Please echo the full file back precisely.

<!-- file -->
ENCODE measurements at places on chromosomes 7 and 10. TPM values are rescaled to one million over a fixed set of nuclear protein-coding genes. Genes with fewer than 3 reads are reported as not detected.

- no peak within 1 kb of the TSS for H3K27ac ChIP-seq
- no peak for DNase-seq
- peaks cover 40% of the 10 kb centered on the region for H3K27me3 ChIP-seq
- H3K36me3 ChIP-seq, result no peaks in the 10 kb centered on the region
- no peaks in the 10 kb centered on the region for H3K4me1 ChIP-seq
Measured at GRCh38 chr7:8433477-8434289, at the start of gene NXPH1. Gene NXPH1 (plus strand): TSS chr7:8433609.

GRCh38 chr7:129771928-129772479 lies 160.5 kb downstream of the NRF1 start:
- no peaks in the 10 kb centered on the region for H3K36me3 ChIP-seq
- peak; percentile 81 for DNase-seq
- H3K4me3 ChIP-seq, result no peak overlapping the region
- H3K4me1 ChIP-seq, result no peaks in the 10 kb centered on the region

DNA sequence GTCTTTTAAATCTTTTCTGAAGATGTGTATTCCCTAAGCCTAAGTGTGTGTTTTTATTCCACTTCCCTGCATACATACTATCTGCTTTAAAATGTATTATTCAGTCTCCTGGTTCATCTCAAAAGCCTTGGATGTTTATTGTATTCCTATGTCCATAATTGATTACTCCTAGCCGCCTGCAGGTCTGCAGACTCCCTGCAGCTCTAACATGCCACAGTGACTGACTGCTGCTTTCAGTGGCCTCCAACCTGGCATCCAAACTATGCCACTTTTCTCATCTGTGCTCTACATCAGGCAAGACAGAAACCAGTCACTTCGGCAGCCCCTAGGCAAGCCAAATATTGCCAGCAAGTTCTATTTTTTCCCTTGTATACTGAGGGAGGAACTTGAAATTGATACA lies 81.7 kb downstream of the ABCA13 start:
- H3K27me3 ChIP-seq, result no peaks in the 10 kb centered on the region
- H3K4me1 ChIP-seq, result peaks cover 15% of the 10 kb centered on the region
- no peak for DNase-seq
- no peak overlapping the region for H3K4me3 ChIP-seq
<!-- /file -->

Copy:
ENCODE measurements at places on chromosomes 7 and 10. TPM values are rescaled to one million over a fixed set of nuclear protein-coding genes. Genes with fewer than 3 reads are reported as not detected.

- no peak within 1 kb of the TSS for H3K27ac ChIP-seq
- no peak for DNase-seq
- peaks cover 40% of the 10 kb centered on the region for H3K27me3 ChIP-seq
- H3K36me3 ChIP-seq, result no peaks in the 10 kb centered on the region
- no peaks in the 10 kb centered on the region for H3K4me1 ChIP-seq
Measured at GRCh38 chr7:8433477-8434289, at the start of gene NXPH1. Gene NXPH1 (plus strand): TSS chr7:8433609.

GRCh38 chr7:129771928-129772479 lies 160.5 kb downstream of the NRF1 start:
- no peaks in the 10 kb centered on the region for H3K36me3 ChIP-seq
- peak; percentile 81 for DNase-seq
- H3K4me3 ChIP-seq, result no peak overlapping the region
- H3K4me1 ChIP-seq, result no peaks in the 10 kb centered on the region

DNA sequence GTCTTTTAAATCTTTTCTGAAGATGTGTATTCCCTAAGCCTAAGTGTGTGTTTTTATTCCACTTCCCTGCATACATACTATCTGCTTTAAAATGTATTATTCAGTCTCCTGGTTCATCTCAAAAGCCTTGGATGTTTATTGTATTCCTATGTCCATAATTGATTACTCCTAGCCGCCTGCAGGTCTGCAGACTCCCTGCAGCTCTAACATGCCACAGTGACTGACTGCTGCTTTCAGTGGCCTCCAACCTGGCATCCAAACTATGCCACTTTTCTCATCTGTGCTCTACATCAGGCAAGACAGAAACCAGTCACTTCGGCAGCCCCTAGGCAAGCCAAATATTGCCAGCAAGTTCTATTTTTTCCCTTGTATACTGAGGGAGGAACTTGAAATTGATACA lies 81.7 kb downstream of the ABCA13 start:
- H3K27me3 ChIP-seq, result no peaks in the 10 kb centered on the region
- H3K4me1 ChIP-seq, result peaks cover 15% of the 10 kb centered on the region
- no peak for DNase-seq
- no peak overlapping the region for H3K4me3 ChIP-seq